After Aaron Espe leaned on computers to do his bidding with “Three,” which is tagged as “folktronic” on Bandcamp, he brought it back to his laid-back acoustic style with “Tennessee Sky” and, more recently, “Safe Enough to Wander.”
He never left behind his catchy melodies and relatable lyrics, which were so prominent in one of my favorite albums “Songs From A Small Town.”
He’s now working with Grammy-winning engineer Brian Joseph (Bon Iver, Sufjan Stevens) on his new album, which will involve a chamber choir.
In addition to his solo career, he fronts the duo Bombs Over Nowhere and released an EP with Michael Ayars under the band name Haviland.
Using my highly-developed, complicated scoring system, I give Espe’s music a rating of:
0 – One of my current favorite artists
♦ – Worth a listen for sure
0 – He’s okay
o – Not recommended, but go ahead, it’s a free country
o – Stay away…seriously
o – You’re still reading this?
Here’s what I’ve been listening to lately…
Chris Smither is classic acoustic blues, and this song just makes me feel good. He put a lot of thought, it seems, into his lyrics. I can pick out what his worldview is if I listen long enough.
That voice sticks out among a choir of uniform and forgettable singers. I wish I could sing that low, but it sounds like Smither is hogging most of the low-register-singing skills in the world.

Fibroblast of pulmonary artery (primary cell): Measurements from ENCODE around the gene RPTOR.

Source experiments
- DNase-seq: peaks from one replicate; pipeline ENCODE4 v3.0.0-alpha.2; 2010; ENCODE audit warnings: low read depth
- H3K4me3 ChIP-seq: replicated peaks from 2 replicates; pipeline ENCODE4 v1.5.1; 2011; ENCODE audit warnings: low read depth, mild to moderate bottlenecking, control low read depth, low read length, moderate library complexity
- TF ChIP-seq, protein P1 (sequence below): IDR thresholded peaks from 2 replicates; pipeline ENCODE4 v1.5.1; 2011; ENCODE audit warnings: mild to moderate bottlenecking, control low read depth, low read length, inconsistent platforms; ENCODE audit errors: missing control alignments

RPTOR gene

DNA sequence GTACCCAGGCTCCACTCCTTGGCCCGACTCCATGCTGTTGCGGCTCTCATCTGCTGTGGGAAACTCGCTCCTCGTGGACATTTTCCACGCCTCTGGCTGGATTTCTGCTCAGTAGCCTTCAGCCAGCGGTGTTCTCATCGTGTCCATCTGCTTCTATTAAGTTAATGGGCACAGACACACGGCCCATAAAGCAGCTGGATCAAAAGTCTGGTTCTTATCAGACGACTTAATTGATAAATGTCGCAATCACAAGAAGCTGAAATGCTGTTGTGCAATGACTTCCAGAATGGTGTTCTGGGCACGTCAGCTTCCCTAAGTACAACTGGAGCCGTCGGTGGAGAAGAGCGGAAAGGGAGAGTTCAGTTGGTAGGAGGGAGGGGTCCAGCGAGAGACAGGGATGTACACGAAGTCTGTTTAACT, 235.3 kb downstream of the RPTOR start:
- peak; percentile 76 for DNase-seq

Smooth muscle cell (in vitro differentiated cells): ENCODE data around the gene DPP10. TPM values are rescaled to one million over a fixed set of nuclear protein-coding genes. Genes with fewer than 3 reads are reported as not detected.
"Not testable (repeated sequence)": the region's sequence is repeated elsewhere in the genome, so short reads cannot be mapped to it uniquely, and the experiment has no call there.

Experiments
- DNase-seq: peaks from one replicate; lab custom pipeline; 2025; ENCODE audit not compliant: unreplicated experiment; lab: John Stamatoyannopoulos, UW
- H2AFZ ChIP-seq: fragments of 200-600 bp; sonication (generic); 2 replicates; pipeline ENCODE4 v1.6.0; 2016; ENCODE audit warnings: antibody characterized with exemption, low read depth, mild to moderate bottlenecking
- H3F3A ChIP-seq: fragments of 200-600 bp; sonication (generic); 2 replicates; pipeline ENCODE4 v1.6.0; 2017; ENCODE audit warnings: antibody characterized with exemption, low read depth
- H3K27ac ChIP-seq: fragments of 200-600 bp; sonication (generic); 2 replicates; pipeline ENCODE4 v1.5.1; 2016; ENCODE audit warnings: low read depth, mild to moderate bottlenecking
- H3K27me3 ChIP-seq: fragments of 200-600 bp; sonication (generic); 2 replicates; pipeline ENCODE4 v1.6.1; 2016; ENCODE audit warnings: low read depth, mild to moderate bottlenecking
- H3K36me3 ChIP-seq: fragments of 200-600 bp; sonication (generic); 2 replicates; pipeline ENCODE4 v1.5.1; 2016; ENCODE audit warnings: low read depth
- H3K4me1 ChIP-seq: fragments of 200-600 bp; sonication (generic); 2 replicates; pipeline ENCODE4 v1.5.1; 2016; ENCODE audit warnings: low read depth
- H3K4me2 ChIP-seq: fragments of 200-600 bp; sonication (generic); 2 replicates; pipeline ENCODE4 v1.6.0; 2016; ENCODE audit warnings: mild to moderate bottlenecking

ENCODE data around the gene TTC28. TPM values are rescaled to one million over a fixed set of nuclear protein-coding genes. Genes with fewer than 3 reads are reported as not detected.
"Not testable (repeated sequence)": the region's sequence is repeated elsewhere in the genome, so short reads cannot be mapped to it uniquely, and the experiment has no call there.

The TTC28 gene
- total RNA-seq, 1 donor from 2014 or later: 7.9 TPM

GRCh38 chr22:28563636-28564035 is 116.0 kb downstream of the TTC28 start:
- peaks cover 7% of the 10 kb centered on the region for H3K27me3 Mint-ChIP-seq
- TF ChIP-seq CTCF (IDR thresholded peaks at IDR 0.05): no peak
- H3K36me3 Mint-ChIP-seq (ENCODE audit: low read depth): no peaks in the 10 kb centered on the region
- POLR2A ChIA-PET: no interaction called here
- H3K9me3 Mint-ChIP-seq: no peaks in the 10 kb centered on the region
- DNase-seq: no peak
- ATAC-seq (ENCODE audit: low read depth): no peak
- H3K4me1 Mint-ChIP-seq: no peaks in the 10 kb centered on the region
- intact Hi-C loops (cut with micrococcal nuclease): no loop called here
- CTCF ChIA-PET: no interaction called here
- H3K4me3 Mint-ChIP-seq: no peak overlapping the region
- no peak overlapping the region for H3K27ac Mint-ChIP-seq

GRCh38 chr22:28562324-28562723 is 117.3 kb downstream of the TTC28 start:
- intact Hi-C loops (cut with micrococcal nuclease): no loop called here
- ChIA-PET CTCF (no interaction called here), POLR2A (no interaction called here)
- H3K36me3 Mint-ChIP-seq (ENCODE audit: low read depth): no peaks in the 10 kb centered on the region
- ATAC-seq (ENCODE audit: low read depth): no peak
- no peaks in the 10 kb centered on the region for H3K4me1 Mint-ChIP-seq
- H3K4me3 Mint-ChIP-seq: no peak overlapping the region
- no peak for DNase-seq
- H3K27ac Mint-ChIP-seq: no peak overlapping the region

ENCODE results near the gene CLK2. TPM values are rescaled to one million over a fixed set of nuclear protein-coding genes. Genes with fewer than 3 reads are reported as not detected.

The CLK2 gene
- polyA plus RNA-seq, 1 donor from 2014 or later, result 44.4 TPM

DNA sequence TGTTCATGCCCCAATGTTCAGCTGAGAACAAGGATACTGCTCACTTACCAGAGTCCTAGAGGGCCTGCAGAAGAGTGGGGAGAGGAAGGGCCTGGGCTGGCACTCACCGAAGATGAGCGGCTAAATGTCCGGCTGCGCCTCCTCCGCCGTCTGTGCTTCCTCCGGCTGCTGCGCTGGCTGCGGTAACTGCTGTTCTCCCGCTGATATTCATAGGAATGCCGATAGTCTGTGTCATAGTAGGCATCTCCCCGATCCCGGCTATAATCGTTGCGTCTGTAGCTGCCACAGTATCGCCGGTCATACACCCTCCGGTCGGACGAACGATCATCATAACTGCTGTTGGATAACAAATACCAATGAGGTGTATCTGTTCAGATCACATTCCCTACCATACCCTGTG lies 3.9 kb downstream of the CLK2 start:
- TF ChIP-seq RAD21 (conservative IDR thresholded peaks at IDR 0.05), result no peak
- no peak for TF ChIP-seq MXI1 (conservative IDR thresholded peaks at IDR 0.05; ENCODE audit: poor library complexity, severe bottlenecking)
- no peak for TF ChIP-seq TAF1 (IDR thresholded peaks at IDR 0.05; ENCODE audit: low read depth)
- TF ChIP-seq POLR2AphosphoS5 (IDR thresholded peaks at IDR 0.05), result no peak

He’s back, and I still have no idea what most of his lyrics mean. But he has enough relatable lines in there that make the album sing-along-able.
He’s still Sufjan, which I’m glad for. Because I didn’t care for The Age Of Adz – I think he went too deep in the deep end of the pool with that one. Carrie & Lowell is a sort of a swimming back to where most people, including me, like him the best.
I love the music he makes. He’s on my “Top Five All-Time Favorite Musicians” list. And Home is a solid next step for him.
I hear a 20-person choir backing this artist (like this performance by Nick Jonas), especially in the above song. Somewhat of a chain-gang feel. I may have to steal something from these guys.
It’s difficult to go wrong with Sollee. I mean, who can deny listening to a fellow playing cello and singing at the same time?